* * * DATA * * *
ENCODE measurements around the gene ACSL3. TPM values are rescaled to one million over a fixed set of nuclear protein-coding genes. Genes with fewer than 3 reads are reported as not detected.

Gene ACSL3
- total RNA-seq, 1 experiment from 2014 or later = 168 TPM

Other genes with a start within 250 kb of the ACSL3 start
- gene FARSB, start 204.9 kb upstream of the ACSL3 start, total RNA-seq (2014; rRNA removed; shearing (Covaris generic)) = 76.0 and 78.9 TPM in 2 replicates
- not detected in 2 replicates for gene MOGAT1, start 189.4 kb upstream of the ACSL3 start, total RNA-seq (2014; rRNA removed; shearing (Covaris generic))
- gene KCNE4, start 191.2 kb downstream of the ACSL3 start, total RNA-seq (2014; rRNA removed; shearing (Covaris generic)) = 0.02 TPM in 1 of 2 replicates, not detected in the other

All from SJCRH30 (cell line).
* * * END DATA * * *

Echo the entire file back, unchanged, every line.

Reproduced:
ENCODE measurements around the gene ACSL3. TPM values are rescaled to one million over a fixed set of nuclear protein-coding genes. Genes with fewer than 3 reads are reported as not detected.

Gene ACSL3
- total RNA-seq, 1 experiment from 2014 or later = 168 TPM

Other genes with a start within 250 kb of the ACSL3 start
- gene FARSB, start 204.9 kb upstream of the ACSL3 start, total RNA-seq (2014; rRNA removed; shearing (Covaris generic)) = 76.0 and 78.9 TPM in 2 replicates
- not detected in 2 replicates for gene MOGAT1, start 189.4 kb upstream of the ACSL3 start, total RNA-seq (2014; rRNA removed; shearing (Covaris generic))
- gene KCNE4, start 191.2 kb downstream of the ACSL3 start, total RNA-seq (2014; rRNA removed; shearing (Covaris generic)) = 0.02 TPM in 1 of 2 replicates, not detected in the other

All from SJCRH30 (cell line).